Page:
In 2015 filmmaker Matthew Heineman dropped a feature documentary into cinemas titled Cartel Land. It was absolutely one of the most hard-hitting and superbly constructed documentaries I’ve ever seen. The film earned Heineman an Academy Award nomination and paved the way for his first dramatic film; the movie, A Private War, another wonderfully crafted film revolving around the true story of American journalist, Marie Colvin, here played by Rosamund Pike in a career-best role.

Based upon the Vanity Fair Magazine by Marie Brenner, A Private War begins by revealing the devastated city of Homs in western Syria. The film tracks back a decade to 2001, Colvin already well-regarded in her field, and her position at The Sunday Times foreign news desk. She’s onto a story – an assignment trekking with the Tami Tigers where she is suddenly hit by an RPG after an ambush by the Sri Lankan Army. Colvin is blinded in the left eye though returns to London where she is awarded the Foreign Reporter of the Year at the British Press Awards. Although she is suffering from chronic PTSD from the attack, she returns to the field, eventually meeting and developing a close working friendship with photographer Paul Conroy (Jamie Dornan), and the two eventually teams to cover the unfolding Syrian civil war, a conflict that Colvin would go on to describe the worst conflict she’d ever seen.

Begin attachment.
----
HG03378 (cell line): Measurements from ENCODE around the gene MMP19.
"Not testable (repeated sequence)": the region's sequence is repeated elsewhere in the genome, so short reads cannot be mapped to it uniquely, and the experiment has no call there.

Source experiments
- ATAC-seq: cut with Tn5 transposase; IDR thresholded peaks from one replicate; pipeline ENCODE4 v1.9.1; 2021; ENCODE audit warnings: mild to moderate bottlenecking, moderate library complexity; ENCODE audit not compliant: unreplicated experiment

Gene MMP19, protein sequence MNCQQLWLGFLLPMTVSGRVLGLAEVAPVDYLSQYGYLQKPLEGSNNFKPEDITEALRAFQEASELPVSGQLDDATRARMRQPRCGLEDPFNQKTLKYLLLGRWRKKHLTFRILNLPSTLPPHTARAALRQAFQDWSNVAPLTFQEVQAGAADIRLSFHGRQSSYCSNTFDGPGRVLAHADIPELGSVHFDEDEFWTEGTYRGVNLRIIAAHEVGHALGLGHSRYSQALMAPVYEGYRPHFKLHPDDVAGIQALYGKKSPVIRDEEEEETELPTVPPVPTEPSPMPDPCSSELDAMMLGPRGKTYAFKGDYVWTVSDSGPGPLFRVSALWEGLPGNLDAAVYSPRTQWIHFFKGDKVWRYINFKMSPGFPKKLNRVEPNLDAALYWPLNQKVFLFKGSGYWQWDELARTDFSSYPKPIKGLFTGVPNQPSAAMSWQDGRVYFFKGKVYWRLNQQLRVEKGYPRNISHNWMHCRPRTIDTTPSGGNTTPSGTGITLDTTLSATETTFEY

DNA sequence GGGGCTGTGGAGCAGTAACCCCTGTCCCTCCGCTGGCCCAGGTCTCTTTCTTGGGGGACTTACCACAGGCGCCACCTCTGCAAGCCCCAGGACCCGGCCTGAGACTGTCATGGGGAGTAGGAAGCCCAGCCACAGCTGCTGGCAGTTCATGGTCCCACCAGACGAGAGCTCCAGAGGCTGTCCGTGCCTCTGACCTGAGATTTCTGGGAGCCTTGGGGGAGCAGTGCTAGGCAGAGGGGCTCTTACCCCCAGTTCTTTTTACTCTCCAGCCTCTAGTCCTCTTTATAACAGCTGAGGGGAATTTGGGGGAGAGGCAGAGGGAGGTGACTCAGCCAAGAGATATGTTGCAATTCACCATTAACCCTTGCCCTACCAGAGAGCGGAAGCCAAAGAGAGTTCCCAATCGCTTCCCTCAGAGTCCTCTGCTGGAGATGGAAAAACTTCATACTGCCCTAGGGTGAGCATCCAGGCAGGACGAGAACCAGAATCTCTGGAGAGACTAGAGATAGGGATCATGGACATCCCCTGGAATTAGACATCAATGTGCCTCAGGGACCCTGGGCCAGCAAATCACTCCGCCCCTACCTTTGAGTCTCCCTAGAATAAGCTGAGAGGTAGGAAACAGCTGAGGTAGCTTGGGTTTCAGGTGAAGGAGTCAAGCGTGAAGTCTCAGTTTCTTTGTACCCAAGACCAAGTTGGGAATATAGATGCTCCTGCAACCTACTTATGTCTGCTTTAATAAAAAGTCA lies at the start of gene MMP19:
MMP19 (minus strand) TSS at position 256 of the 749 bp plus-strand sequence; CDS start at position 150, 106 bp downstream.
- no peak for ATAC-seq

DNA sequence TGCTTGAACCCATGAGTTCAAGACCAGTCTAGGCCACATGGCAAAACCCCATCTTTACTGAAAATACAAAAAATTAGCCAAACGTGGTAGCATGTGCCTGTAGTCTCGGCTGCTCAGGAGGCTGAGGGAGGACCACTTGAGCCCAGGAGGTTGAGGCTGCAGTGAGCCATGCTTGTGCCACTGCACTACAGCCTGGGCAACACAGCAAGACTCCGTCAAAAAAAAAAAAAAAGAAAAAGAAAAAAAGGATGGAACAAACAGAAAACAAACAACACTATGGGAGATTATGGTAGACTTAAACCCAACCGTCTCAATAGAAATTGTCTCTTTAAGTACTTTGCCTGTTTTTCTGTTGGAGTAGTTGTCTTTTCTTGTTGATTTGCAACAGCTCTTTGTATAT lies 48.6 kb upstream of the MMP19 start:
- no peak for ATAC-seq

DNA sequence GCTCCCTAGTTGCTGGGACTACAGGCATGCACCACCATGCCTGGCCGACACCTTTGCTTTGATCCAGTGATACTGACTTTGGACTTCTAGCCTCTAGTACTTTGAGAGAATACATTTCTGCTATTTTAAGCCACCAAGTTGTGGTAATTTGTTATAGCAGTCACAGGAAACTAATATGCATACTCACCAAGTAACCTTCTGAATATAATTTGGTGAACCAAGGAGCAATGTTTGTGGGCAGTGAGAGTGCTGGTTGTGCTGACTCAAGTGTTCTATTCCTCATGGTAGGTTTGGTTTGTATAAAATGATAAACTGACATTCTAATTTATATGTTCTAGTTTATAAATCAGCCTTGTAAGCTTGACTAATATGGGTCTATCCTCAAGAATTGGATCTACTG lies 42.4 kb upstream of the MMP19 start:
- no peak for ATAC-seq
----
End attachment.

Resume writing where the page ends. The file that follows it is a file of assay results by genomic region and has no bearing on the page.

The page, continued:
A Private War, though skillfully crafted, is a tough watch throughout. It is Pike’s absolutely flawless performance that makes the film, though the actor, who has been actually nominated the Academy Award previously for her work in Gone Girl, was surprisingly ignored for her turn here. Jamie Dornan, too, is excellent – even with the Liverpudlian accent. There’s even a wonderful turn from Tom Hollander as Colvin’s Sunday Times boss Sean Ryan.

While Heineman doesn’t reach the dizzying heights of the aforementioned Cartel Land and the skillful work he brought to the screen with City Of Ghosts that followed in 2017, A Private War is more than a solid dramatic debut. He surrounds himself with some of the cream of the crop of filmmaking talent; Robert Richardson (Kill Bill, the upcoming Once Upon A Time… In Hollywood) as cinematographer, Nick Fenton (American Animals, Life) as editor, and H. Scott Salinas as his composer, his collaborator on most of his previous projects, including Cartel Land.

While covering on the devastation of war, Heineman’s film, as the title suggests, also focuses on the effects on the people involved that follow. It’s a truly devastating story, handled delicately without glorification or gloss. One of the highlights of the year.

Bonus Materials:

There are three main bonus materials, the first of which is a mini-featurette ‘Becoming Marie Colvin’, which features interviews with the key cast, Heineman and the real Paul Conroy – this runs at about four minutes but provides good insight into the making of the film. There’s also ‘Requiem For A Private War’ which predominantly features an interview with Annie Lennox, who provides a song on the soundtrack of the movie (it plays over the end credits). Again, this is a relatively short feature, only running at under two minutes. The biggest asset on the release is the Sunday Times Q+A with the cast which, again, has Pike, Dornan, Heineman, and Paul Conroy during an on-stage Q+A, recorded when the film had its theatrical release. While insightful, one might have hoped for more.

A Private War is out now on digital, Blu-ray and DVD.

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